Wanting It

I walked into my first AA meeting, Mt. Soledad Men’s, a few minutes before 9:00 AM and found a seat in the back. The room was alive with with animated conversation and laughter. It felt like a big party was about to begin. I had just come out of eight months of isolation. It felt a bit overwhelming.

The leader asked for newcomers to introduce themselves. When I put up my hand, the man who would become my first sponsor put out his hand in welcome along with a number of other men sitting close by. I doubt I looked any of them in the eye.

There were a number of birthday celebrations that day. As each birthday was announced, one member lit the appropriate number of candles on a store-bought cake. The singing drew me in and I caught myself singing along. The celebrant and his sponsor both moved to the front of the room and shared. It was clear that these men genuinely cared about each other.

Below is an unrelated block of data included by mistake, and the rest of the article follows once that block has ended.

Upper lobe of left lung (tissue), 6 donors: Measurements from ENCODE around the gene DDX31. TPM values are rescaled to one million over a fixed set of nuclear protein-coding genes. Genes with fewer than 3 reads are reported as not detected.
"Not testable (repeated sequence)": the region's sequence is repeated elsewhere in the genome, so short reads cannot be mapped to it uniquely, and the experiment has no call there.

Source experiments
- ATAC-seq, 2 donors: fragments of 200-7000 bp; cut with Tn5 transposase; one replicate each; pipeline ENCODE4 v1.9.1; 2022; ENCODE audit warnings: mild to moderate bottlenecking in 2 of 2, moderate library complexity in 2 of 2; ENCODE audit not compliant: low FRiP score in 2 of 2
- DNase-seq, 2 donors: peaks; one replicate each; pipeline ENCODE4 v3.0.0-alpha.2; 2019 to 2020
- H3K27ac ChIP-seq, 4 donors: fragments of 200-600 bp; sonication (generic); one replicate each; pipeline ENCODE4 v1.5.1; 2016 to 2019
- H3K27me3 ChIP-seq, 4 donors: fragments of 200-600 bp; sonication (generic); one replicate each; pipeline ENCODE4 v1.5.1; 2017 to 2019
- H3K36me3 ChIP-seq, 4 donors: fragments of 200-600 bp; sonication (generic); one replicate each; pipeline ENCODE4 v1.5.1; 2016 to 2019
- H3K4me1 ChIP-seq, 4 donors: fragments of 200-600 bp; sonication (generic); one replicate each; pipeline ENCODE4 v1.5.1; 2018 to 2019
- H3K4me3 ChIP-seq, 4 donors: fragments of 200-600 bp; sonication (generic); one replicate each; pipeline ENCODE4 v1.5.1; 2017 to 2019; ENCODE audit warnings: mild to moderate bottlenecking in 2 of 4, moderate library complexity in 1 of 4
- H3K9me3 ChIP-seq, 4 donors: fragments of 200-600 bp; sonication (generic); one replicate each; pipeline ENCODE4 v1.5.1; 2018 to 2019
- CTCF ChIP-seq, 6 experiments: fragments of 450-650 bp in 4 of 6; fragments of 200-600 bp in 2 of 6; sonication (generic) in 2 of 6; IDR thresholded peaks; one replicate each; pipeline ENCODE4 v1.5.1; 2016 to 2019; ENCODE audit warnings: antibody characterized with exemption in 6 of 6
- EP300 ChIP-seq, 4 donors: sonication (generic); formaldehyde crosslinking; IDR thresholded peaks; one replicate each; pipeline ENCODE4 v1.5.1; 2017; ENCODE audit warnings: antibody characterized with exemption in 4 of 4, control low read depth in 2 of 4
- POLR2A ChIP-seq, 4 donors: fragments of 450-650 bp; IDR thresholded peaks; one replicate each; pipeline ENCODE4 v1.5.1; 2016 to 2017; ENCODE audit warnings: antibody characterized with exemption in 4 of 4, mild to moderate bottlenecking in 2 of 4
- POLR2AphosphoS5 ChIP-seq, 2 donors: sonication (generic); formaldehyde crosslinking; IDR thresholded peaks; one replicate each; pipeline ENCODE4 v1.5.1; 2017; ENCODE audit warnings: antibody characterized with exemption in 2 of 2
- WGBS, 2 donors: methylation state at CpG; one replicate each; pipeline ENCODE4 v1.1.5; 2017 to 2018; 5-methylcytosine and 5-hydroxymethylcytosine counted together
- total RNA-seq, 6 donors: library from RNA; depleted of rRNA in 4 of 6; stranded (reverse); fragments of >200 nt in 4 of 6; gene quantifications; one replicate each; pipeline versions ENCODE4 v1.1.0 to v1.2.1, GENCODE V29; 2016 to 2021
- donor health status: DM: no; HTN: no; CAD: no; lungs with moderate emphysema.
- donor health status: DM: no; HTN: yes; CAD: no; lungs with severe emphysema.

Still toxic and foggy, I don’t remember too much of what was said, but I was shocked at the honesty. I was forty seven years old and I had never heard a man admit he was afraid or that he didn’t have all the answers. One after another these men freely talked about their screw-ups without any sense of embarrassment. Most all of them used the word “grateful” more than once.

After the meeting a handful of members came up to welcome me with pats on the back and phone numbers. My future sponsor said, “Some of us go for breakfast after the meeting, why don’t you come along?” I lied and said, “I’d like to but I have some things I have to do.” With a knowing smile he said, “I’m sure you do, Jeff, but why don’t you come along anyways?” An unseen hand gave me a shove to breakfast.